Revealed structure of enzyme could progress cancer research
Researchers have elucidated the 3D structure of the Taspase 1 enzyme, known to be involved in a range of cancers.
To develop more effective drugs against a range of cancers, researchers have been investigating the molecular structure of many cancer-linked enzymes in the body. One enzyme is Taspase 1, a type of enzyme known as a protease. The study was conducted at Arizona State University, US.
According to the researchers, Taspase 1 appears to play a vital role in a range of physiological processes, including cell metabolism, proliferation, migration and termination. The normal functioning of Taspase 1 can go awry however, leading to a range of diseases, including leukaemia, colon and breast cancers, as well as glioblastoma.
As Taspase 1 dysregulation is increasingly implicated in the genesis and metastasis of various cancers, it has become an attractive candidate for drug development. However before this can happen, researchers will need a highly detailed blueprint of the structure of this protease.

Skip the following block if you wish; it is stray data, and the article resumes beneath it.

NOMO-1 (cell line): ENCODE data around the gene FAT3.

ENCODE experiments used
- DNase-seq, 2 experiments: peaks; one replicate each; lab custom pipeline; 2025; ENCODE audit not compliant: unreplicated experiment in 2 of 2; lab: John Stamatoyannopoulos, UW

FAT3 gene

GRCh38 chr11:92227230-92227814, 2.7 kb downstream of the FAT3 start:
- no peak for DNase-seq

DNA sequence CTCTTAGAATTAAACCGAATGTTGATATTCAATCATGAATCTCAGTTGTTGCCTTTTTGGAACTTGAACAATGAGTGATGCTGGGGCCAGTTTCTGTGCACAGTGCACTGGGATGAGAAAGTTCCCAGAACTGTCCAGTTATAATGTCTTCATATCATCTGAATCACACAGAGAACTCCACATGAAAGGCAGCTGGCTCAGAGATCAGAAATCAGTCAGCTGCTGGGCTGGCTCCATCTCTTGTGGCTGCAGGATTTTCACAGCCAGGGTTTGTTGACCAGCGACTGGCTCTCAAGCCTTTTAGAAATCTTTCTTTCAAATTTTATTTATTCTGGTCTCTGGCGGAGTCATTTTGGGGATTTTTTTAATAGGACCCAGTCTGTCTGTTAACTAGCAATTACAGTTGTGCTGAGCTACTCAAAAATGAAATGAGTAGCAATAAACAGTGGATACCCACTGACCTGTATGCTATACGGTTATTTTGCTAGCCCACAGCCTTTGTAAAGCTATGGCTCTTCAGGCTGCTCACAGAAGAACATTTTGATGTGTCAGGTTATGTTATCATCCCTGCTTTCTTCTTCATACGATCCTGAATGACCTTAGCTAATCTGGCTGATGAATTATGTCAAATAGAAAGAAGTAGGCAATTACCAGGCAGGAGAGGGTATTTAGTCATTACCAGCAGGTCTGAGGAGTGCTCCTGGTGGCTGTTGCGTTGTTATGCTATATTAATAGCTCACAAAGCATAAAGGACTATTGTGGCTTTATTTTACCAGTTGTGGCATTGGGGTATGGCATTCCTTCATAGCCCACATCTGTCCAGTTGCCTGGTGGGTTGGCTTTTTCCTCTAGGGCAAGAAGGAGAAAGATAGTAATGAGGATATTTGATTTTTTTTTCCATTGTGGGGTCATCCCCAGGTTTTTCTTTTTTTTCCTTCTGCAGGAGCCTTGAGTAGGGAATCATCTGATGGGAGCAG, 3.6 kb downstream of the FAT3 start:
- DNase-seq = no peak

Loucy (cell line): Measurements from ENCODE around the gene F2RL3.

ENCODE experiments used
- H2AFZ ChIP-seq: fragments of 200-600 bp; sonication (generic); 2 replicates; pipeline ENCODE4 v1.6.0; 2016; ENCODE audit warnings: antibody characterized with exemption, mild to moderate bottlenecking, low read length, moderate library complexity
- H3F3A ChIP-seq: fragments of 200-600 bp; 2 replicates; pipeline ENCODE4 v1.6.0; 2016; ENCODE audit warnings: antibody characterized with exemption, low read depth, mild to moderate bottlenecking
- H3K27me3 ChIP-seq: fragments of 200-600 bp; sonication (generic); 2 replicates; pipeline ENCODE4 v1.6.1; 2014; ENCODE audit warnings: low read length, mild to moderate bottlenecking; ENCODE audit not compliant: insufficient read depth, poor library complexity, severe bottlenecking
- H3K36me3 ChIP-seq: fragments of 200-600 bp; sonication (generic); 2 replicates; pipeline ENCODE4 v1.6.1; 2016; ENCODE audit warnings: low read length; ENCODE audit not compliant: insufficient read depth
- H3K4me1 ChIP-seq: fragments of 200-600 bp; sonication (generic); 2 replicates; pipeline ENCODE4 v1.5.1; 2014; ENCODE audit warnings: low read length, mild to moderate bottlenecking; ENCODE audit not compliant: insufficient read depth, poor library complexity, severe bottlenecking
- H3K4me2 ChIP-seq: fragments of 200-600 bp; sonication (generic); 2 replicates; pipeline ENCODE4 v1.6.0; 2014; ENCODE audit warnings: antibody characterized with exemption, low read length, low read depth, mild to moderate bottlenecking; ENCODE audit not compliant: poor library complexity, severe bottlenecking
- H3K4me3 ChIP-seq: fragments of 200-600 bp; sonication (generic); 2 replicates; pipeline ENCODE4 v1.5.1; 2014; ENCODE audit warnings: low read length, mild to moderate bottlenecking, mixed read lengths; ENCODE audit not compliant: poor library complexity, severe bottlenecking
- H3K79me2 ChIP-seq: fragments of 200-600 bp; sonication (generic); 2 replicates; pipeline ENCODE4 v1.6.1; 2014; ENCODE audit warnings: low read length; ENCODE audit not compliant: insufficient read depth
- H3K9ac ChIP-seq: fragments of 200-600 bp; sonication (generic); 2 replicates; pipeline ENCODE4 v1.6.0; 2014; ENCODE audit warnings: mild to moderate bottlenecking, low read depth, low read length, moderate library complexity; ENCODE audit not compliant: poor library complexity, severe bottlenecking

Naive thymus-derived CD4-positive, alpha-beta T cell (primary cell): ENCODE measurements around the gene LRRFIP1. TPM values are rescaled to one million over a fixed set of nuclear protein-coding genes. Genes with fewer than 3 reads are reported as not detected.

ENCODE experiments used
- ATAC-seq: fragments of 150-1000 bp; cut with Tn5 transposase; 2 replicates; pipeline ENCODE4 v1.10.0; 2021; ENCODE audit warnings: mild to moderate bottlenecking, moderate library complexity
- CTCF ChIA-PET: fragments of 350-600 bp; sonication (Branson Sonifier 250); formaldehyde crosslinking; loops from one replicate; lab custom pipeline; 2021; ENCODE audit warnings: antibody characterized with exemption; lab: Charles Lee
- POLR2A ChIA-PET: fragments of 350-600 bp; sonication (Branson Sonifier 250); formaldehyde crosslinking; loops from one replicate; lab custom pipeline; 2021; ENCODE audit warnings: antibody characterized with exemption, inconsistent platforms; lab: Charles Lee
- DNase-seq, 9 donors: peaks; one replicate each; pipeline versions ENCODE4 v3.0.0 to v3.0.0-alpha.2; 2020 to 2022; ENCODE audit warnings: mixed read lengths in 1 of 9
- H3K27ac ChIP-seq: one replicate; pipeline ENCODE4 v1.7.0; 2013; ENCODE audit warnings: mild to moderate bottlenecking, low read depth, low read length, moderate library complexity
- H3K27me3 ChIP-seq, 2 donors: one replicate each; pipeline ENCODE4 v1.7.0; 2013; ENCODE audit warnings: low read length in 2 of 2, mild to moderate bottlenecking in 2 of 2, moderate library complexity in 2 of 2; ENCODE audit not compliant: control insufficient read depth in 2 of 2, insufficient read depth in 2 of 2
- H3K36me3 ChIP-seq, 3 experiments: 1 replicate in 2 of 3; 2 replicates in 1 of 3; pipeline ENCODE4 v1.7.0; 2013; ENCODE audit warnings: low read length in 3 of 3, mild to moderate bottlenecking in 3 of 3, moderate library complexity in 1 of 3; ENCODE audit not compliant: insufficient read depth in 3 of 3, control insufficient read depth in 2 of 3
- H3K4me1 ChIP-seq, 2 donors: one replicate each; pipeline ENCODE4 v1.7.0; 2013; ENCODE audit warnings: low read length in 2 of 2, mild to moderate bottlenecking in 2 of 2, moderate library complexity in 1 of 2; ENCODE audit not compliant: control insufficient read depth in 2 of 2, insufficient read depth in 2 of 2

In the new study, the team unveiled, for the first time, the catalytically active three-dimensional (3D) structure of Taspase 1, revealing a previously unexplored region that is essential for the functioning of the molecule. The structure was solved using X-ray crystallography and confirmed with electron microscopy.
The study results show that reducing this critical helical region of Taspase 1 limits protease activity, while eliminating the helical region deactivates Taspase 1 functioning altogether. Earlier research suggests that disabling Taspase 1 activity to block the progression of cancer could be achieved without harmful side-effects.
“We have reported the importance of a previously unobserved long fragment of the protein in the catalytic activity of Taspase1, which can be used as attractive target to inhibit Taspase1,” said Jose Martin-Garcia, lead scientist on the project and co-corresponding author. “The crystal structure of the active Taspase1 reported in our article will be greatly beneficial to advance the design of Taspase1 inhibitors for anticancer therapy.”
The study was published in Structure.